Death of Equities: The Sequel

Apparently, humans – or, at least, investors – are doomed to repeat history. We simply can’t help ourselves.

A recent article in the Financial Times bears a remarkable resemblance to the infamous article, “Death of Equities,” written in 1979 in the magazine Business Week.

Here are a couple of snippets from each article. See if you can find any similarities:

BusinessWeek, 1979:
“This ‘death of equity’ can no longer be seen as something a stock market rally—however strong—will check. It has persisted for more than ten years through market rallies, business cycles, recession, recoveries, and booms.”
Financial Times, 2012:
“Stocks have not been so far out of favor for half a century. Many declare the ‘cult of the equity’ dead.”

BusinessWeek, 1979:
“Individuals who are not gobbling up hard assets are flocking to money market funds to nail down high rates, or into municipal bonds to escape heavy taxes on inflated incomes.”
Financial Times, 2012:
“The pressure to cut equity exposure is being felt across the savings industry. … In the US, inflows to bond funds have exceeded equity inflows every year since 2007, with outright net redemptions from equity funds in each of the past five years.”

BusinessWeek, 1979:
“Few corporations can find buyers for their stocks, forcing them to add debt to a point where balance sheets seem permanently out of whack.”
Financial Times, 2012:
“With equity financing expensive, many companies are opting to raise debt instead, or to retire equity.”

BusinessWeek, 1979:
“We have entered a new financial age. The old rules no longer apply.” —Quotation attributed to Alan B. Coleman, dean of business school, Southern Methodist University
Financial Times, 2012:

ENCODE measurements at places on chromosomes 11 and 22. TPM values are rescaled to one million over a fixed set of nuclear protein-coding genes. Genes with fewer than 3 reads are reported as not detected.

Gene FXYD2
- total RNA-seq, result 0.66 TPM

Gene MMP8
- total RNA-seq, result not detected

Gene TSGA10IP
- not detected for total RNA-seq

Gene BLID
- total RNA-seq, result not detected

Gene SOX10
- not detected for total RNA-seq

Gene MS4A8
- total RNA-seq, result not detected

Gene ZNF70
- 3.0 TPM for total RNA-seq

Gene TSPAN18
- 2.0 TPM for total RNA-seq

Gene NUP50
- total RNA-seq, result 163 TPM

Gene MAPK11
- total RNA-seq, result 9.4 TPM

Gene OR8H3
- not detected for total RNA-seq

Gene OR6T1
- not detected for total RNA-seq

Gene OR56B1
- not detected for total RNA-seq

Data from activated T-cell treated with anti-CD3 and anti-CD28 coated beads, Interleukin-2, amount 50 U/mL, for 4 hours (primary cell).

“The rules of the game have changed.” —Quotation attributed to Andreas Utermann, Allianz Insurance

BusinessWeek, 1979:
“Today, the old attitude of buying solid stocks as a cornerstone for one’s life savings and retirement has simply disappeared.”
Financial Times, 2012:
“Few people doubt, however, that the old cult of the equity—which steered long-term savers into loading their portfolios with shares—has died.”

When the first “Death of Equities” article appeared, the S&P 500 had underperformed one-month Treasury bills on a total return basis for the fourteen-year period ending July 31, 1979 (107.0% vs. 119.6%, respectively). Was buying stocks in August 1979 a smart contrarian strategy? Yes, but only if one had the patience to stick it out for years. Imagine the frustration of an investor who had been counseled to “stay the course” in response to the “Death of Equities” article appearing in August 1979. Stocks did well for a while, jumping over 27% from August 13, 1979, to March 25, 1981, when the S&P 500 hit an all-time high of 137.11. But by July 31, 1982, stocks had given back all their gains, and the S&P 500 was almost exactly where it had been nearly three years earlier. As of July 31, the S&P 500 had extended its underperformance relative to one-month Treasury bills to seventeen years (total return of 150.5% vs. 213.6%).